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Big World
Disability Rights are Human Rights
0 Plays
10 months ago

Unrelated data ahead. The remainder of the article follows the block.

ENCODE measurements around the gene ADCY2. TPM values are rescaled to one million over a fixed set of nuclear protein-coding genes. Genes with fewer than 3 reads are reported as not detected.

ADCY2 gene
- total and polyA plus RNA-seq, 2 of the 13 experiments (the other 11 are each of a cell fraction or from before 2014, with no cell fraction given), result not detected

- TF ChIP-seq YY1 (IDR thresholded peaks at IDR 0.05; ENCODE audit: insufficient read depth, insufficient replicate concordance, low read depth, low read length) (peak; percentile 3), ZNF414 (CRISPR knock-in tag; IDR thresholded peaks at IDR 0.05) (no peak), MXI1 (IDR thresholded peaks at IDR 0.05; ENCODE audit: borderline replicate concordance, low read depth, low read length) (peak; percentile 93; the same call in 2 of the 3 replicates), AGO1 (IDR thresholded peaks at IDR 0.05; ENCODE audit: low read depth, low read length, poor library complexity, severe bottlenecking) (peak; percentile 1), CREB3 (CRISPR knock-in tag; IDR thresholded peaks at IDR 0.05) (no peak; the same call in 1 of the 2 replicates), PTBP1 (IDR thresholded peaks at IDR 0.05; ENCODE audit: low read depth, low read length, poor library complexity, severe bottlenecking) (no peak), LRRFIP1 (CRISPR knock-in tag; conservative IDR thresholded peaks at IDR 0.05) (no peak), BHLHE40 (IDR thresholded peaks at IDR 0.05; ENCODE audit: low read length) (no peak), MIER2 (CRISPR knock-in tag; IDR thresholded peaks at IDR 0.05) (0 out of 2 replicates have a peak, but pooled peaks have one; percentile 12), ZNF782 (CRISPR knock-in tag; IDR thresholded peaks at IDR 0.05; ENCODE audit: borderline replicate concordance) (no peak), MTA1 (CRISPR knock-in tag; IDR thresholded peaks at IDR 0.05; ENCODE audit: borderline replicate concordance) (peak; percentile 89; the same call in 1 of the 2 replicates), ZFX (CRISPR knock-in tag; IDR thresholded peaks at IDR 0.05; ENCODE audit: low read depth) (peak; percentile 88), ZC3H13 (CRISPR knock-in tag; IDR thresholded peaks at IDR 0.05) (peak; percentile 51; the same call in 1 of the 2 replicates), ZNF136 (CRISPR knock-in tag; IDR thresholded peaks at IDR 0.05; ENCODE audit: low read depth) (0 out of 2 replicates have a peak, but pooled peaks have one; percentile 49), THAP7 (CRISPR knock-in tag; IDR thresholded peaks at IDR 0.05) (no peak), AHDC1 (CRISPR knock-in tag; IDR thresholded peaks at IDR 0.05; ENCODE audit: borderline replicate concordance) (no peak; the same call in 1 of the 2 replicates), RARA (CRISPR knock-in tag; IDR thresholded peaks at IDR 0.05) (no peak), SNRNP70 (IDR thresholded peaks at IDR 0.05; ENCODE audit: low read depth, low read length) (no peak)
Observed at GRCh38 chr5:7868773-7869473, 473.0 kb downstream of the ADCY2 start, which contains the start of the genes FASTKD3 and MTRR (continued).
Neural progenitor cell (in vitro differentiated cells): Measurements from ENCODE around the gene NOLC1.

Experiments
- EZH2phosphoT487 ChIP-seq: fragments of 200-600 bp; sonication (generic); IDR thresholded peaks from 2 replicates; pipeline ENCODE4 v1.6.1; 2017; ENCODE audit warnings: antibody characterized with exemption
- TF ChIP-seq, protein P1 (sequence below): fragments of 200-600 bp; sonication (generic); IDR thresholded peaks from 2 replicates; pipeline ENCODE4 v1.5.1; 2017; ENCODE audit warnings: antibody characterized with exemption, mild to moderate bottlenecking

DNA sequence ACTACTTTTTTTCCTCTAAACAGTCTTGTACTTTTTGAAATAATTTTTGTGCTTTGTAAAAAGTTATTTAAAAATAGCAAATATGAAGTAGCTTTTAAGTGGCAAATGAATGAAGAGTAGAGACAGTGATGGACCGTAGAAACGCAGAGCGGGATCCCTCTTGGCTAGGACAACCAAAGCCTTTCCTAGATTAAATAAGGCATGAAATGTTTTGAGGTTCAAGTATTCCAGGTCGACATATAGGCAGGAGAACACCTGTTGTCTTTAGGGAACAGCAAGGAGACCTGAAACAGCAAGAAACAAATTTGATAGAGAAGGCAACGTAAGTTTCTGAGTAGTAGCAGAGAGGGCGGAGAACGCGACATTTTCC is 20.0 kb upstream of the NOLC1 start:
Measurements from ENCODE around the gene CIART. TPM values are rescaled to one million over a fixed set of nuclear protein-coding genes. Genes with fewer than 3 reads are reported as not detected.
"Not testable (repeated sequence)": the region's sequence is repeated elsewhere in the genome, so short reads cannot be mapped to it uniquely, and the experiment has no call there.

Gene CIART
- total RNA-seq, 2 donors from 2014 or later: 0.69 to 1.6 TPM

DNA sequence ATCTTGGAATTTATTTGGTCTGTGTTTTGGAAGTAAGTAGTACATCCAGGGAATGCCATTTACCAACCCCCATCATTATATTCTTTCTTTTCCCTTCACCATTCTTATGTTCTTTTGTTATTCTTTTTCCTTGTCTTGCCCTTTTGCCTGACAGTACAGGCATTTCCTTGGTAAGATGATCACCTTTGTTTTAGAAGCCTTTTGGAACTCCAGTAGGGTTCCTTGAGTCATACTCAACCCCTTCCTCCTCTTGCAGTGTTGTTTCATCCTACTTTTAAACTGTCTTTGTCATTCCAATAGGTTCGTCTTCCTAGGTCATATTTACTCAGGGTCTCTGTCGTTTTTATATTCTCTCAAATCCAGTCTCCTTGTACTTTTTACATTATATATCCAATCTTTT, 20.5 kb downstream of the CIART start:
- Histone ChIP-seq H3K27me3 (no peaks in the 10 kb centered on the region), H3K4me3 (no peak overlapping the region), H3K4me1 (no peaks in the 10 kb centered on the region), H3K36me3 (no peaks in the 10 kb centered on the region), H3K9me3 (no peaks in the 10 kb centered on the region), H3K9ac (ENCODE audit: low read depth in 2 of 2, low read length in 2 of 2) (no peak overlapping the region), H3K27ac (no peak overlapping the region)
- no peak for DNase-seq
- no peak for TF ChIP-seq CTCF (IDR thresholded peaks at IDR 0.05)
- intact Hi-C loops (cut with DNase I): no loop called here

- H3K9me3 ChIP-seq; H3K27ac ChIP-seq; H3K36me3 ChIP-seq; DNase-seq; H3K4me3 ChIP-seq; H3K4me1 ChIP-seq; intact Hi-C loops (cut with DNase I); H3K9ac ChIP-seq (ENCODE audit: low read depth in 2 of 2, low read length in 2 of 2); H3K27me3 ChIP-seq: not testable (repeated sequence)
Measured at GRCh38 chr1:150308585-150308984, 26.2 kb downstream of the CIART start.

This July marks 33 years since the Americans with Disabilities Act (ADA) was signed — a landmark law that prohibits discrimination against people with disabilities in several areas, including employment, transportation, communications, and government resources. The ADA is meant to protect people with disabilities from discrimination in everyday life, and the law’s signing made the US the first country in the world to adopt a declaration of equality for persons with disabilities. The legacy of the ADA has included increased activism and policy gains for persons with disabilities worldwide. In this episode of Big World, SIS and Kogod professor Derrick Cogburn joins us to discuss the ongoing legacy of the ADA (2:12), noting that disability policy was once a bipartisan issue in the United States but is no longer. He also describes disability policy as emanating from three imperatives: moral, economic, and legal (4:37). Cogburn explains the importance of the United Nations Convention on the Rights of Persons with Disabilities (CRPD) (6:28), explaining that the US is not among the more than 180 countries who have ratified the convention, despite then-President Barack Obama signing the CRPD (8:28). He also describes global disability movements (9:42) and discusses frameworks like the New Urban Agenda, the UN Sustainable Development Goals, and the Sendai Framework, all of which incorporate disability policy. What are some policy shifts in the realm of online accessibility over the last decade (20:23)? What are the ramifications of untapped potential when spaces, either physical or online, are not accessible to people with disabilities (29:32)? Cogburn answers these questions and discusses shifts in activists’ approach to creating disability policy goals in recent years. The podcast concludes with Cogburn’s comments about how the inclusion of persons with disabilities can have many positive impacts on our world (33:29). During our “Take Five” segment, Cogburn shares the five disability policies he would want to see instituted globally (16:39).